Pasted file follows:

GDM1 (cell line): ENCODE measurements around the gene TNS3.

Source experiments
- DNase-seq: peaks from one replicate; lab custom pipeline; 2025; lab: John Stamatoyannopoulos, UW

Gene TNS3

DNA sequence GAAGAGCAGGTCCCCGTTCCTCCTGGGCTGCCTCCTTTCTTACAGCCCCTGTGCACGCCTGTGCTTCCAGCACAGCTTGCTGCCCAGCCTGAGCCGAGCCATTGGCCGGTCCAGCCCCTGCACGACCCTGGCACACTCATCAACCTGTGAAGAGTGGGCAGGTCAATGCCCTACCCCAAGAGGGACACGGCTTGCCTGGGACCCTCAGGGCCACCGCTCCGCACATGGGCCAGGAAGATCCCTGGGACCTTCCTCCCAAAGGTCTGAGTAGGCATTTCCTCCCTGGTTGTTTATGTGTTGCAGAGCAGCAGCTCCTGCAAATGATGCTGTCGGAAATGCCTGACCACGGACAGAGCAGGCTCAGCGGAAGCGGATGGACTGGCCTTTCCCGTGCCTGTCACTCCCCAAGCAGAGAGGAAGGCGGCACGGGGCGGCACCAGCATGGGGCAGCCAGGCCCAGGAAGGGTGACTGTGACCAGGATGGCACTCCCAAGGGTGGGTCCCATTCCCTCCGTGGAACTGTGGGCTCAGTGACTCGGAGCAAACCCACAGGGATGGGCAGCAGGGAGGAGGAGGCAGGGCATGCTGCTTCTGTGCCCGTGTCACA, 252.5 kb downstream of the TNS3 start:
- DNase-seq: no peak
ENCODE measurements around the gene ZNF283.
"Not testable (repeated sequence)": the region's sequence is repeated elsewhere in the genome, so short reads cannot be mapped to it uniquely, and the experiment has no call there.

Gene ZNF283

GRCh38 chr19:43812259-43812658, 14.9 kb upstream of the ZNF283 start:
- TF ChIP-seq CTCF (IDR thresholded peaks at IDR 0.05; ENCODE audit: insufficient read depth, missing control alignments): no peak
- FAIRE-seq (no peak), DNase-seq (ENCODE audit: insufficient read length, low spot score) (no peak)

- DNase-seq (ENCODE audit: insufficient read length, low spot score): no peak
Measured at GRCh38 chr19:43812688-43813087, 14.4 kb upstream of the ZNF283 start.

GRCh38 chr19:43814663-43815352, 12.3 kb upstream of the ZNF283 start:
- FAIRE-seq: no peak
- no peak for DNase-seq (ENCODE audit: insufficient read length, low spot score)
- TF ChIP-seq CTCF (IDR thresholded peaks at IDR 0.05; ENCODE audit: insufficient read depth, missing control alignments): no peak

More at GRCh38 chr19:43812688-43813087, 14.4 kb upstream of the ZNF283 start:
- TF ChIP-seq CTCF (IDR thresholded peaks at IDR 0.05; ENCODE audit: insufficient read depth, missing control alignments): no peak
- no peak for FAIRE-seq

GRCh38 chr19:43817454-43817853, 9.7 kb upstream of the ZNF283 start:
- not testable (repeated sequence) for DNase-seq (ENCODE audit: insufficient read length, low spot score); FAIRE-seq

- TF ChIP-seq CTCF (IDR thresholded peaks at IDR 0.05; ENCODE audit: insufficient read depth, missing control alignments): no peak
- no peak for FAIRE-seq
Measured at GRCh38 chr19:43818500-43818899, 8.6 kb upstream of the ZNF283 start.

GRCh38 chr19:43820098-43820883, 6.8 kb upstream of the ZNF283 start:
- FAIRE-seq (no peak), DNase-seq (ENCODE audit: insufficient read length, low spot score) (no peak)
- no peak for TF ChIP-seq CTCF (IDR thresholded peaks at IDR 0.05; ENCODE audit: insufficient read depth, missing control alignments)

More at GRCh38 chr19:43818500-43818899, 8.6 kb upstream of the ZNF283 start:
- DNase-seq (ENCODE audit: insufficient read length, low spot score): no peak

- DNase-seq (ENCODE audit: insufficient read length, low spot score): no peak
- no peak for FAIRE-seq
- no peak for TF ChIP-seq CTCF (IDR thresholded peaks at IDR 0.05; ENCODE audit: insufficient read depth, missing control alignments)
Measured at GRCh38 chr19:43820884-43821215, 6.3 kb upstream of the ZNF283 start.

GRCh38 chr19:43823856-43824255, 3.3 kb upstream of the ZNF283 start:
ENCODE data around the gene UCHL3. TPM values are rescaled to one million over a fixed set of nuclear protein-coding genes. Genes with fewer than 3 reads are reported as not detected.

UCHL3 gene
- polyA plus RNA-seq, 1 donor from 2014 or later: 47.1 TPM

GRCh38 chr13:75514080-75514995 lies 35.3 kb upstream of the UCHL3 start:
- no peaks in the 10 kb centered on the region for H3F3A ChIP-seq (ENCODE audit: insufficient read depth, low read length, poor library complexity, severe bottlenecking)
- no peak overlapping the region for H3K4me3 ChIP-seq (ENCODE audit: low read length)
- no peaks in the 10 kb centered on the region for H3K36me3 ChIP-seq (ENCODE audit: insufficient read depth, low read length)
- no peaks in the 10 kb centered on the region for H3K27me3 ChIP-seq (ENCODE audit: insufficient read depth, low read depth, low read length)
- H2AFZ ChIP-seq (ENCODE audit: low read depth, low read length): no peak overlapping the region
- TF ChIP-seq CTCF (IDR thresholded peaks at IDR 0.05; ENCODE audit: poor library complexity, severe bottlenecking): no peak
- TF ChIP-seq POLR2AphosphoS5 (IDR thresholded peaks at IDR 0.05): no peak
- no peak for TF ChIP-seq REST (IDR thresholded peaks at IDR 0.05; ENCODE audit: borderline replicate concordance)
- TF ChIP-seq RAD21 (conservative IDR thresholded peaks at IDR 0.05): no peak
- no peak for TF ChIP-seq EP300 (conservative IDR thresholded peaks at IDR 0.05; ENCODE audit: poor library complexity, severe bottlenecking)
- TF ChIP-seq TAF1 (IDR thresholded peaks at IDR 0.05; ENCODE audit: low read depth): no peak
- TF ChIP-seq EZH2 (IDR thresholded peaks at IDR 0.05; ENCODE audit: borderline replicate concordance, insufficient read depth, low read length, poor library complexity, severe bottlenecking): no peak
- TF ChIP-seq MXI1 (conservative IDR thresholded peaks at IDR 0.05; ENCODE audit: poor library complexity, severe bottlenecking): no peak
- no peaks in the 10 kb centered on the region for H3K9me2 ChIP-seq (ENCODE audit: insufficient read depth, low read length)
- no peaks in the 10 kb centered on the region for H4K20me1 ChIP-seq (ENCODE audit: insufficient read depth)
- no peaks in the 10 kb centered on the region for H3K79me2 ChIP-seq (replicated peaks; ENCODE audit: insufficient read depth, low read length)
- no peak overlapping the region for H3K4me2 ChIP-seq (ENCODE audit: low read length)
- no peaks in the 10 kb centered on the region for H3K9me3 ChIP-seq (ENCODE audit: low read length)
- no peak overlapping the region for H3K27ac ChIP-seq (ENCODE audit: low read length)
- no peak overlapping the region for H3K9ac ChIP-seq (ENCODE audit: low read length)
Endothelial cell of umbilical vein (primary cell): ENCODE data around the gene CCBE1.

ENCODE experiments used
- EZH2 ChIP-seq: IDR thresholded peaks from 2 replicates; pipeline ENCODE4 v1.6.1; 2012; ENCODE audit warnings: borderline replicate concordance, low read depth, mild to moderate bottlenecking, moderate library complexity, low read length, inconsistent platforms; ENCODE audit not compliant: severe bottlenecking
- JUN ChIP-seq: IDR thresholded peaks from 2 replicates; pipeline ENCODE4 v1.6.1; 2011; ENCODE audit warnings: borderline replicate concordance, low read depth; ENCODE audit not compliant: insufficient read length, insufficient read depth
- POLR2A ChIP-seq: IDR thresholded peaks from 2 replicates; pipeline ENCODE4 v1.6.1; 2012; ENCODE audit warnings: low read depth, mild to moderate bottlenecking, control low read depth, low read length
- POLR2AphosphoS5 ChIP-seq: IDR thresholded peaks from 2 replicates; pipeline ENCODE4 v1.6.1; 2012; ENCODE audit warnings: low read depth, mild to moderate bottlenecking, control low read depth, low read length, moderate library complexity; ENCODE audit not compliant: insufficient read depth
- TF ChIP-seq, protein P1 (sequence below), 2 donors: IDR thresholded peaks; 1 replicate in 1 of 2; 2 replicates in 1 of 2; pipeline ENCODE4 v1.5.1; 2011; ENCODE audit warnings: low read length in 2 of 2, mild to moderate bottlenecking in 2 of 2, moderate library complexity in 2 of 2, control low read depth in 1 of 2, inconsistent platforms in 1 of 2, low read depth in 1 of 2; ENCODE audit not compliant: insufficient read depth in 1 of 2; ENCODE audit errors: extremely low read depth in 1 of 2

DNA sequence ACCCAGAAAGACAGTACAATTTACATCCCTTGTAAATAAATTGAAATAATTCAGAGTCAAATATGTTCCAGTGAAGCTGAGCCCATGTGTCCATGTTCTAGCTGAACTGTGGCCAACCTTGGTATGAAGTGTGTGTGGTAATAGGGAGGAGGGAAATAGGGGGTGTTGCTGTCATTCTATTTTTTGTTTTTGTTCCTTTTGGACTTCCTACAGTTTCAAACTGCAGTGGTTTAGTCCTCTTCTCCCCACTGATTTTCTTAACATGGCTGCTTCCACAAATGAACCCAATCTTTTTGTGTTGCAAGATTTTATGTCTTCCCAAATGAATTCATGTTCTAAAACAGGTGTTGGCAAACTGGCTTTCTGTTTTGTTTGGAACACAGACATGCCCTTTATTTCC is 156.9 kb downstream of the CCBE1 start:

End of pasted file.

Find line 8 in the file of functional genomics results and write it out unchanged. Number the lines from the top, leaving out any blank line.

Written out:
"Not testable (repeated sequence)": the region's sequence is repeated elsewhere in the genome, so short reads cannot be mapped to it uniquely, and the experiment has no call there.